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The View from the Cheap Seats 11.9.11: UFC is Crazy...on Fox!
Posted by Scott Kuczkowski on 11.09.2011





This Saturday, the UFC will put on what will be perhaps the biggest and most important bout ever, and Fox will host that bout. The fact that the bout will be on Fox is in and of itself, historic; that the bout will include two of the best heavyweight fighters in the world vying for the most coveted title is icing on the cake. The UFC Heavyweight Champion, Cain Velasquez, will attempt to defend his title for the first time from Junior Dos Santos.

Both men have vastly different and unique stories up to this point. Cain Velasquez was a collegiate wrestling standout before trying his hand at MMA. He started his fighting career in Strikeforce and Bodog before joining the UFC with only two professional fights on his record. Since that time, he's defeated a former IFL Champion, a former Pride Champion, and the UFC Heavyweight Champion. Only one fight has gone to the judge's scorecards and the other eight of his nine wins have come via TKO/KO.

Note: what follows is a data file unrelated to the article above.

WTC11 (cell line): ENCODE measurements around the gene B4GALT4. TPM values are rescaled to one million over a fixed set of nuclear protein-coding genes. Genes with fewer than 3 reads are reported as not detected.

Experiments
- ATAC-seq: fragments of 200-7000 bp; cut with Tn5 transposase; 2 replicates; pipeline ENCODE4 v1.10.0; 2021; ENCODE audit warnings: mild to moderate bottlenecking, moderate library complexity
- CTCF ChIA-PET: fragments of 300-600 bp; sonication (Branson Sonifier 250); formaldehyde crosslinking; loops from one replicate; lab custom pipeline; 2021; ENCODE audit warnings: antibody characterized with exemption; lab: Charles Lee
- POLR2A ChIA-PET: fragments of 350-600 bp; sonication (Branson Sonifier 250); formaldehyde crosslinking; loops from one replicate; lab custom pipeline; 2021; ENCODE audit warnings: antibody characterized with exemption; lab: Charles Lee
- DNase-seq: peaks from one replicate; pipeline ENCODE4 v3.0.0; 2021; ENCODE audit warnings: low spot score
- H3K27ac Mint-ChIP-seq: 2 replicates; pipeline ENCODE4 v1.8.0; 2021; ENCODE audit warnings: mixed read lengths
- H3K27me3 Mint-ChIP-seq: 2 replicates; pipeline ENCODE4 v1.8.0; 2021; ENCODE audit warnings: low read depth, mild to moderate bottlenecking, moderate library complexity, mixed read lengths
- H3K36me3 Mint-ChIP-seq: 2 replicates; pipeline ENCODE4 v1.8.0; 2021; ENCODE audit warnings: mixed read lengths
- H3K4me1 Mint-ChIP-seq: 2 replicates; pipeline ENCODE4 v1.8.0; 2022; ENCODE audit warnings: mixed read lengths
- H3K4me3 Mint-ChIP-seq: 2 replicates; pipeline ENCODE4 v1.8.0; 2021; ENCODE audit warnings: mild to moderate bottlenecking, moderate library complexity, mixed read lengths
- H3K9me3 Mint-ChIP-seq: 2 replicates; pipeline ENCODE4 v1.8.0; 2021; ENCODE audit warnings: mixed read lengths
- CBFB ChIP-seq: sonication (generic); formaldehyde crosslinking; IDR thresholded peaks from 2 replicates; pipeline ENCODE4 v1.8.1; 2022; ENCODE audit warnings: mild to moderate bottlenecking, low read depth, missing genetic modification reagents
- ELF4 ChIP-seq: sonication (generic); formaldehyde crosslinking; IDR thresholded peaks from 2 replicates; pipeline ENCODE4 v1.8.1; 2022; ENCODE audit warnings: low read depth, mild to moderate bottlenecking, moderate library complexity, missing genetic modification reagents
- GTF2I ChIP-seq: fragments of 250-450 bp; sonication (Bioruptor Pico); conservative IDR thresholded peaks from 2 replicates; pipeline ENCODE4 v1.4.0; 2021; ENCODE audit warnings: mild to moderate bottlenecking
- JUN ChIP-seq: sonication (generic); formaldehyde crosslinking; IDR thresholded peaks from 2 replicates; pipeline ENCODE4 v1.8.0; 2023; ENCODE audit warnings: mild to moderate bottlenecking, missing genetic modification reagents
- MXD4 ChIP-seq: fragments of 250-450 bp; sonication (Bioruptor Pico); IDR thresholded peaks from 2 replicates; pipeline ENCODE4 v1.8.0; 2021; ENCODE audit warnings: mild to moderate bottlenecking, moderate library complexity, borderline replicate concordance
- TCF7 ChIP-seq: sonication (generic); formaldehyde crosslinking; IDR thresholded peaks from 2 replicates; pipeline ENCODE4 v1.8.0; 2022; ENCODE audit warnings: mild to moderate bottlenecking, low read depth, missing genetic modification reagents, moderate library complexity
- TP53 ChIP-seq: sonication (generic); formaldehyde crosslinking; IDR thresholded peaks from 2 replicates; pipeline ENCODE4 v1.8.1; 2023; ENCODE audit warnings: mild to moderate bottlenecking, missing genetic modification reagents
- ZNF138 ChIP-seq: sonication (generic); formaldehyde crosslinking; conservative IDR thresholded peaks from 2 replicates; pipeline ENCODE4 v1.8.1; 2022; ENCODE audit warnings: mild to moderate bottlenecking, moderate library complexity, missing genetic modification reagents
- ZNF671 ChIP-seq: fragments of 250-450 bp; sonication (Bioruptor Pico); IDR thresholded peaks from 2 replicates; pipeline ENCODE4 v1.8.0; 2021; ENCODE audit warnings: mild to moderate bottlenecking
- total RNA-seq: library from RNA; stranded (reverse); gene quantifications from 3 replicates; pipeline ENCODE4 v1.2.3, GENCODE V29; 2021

Junior Dos Santos was reportedly a waiter before he began training with Antonio Rodrigo Nogueira. Dos Santos' UFC introduction came against Fabricio Werdum, in a fight heralded as one of the biggest upsets of 2008, when the previously unknown Dos Santos knocked out Werdum with a vicious uppercut in the first round. Since that time, Dos Santos has been perfect in the UFC; defeating a Pride Grand Prix Champion, a former IFL Champion, and an Interim UFC Heavyweight Champion.

So, how do these two guys stack up? That's what I'm here to find out. Let's start off with the challenger.